The Syrian Parliament said in a statement on Sunday that the European Parliament’s June report includes “inaccuracies and distortions of facts” seeking to justify the policies of certain Western governments, which harm the interests of the Syrian nation.
“If the European Parliament wants to be objective in its humanitarian perspective, it should condemn the illegal plundering of Syria’s energy resources and agricultural wealth by US military forces,” it added.
Since 2014, the US has deployed forces and military equipment in Syria without any authorization from Damascus or a UN mandate under the pretext of fighting the Takfiri Daesh terrorist group.
The US military is illegally occupying Syria with nearly 1,000 troops and has seized the country’s oil fields in cooperation with local anti-Damascus militants and terrorist groups while stealing its crude supplies and wheat and transferring them across the border to its bases in Iraq.
The parliament went on to refer to the catastrophic impacts of sanctions imposed unilaterally by Western governments on Syria in various sectors including education, healthcare, water services, and transportation.
“Such measures violate international law and the United Nations Charter,” it added.
It said that the so-called exemptions and exceptions from these sanctions under the pretext of humanitarian purposes are nothing but “lip service” and have no apparent effect.
Even the six-month sanctions exemption adopted in the wake of the devastating earthquake that struck the Turkey-Syria border region in late February has not been implemented, and humanitarian organizations, as well as donor states, have not provided disaster relief to Syria yet, the parliament maintained.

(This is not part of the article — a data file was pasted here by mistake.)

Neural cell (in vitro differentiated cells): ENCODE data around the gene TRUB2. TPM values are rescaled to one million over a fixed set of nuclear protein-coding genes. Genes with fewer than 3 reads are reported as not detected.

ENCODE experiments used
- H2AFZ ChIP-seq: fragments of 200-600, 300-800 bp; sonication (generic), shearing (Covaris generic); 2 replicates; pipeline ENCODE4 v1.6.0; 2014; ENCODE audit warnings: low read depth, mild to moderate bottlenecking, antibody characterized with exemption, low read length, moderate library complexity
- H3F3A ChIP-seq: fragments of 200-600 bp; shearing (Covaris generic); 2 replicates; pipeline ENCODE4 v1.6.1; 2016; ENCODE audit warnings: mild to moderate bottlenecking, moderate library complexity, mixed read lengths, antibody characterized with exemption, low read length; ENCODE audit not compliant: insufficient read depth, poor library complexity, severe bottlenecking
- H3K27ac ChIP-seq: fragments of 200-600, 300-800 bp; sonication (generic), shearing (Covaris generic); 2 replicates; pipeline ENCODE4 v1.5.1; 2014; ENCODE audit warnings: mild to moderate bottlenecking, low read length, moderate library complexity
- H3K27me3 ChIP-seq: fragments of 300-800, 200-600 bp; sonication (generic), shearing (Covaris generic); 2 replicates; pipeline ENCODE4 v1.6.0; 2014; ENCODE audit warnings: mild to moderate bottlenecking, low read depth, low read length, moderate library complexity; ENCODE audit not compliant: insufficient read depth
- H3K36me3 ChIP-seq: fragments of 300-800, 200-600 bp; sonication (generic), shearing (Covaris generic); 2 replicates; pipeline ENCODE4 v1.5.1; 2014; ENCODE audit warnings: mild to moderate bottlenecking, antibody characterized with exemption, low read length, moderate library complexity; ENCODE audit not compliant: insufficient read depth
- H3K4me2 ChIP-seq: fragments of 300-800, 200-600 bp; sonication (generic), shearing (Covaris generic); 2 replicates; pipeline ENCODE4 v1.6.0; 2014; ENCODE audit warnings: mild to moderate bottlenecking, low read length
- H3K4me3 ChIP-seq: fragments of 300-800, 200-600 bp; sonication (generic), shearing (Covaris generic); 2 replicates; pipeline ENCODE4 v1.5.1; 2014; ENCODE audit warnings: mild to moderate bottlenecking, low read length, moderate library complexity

It called on the European Parliament to adopt a new approach consistent with international law and humanitarian principles, demanding pressure on the bloc to immediately and unconditionally lift all forms of sanctions slapped against Syrians.
The EU claimed in its June report that it provides humanitarian, development, economic, and stabilization assistance to the Syrian population in compliance with international law, the principles of impartiality, neutrality, and non-discrimination.
It further claimed that the Syrian government has politicized and instrumentalized humanitarian aid by repeatedly obstructing, impeding, and diverting assistance.
Syria has been targeted by US-led sanctions since 1979. Washington and its Western allies particularly tightened their economic sanctions and restrictions on Damascus after 2011, when the Arab country found itself in the grip of rampant foreign-backed militancy and terrorism.
The sanctions intensified even further with the passing of the Caesar Act in 2019, which targeted any individual and business that participated either directly or indirectly in Syria’s reconstruction efforts.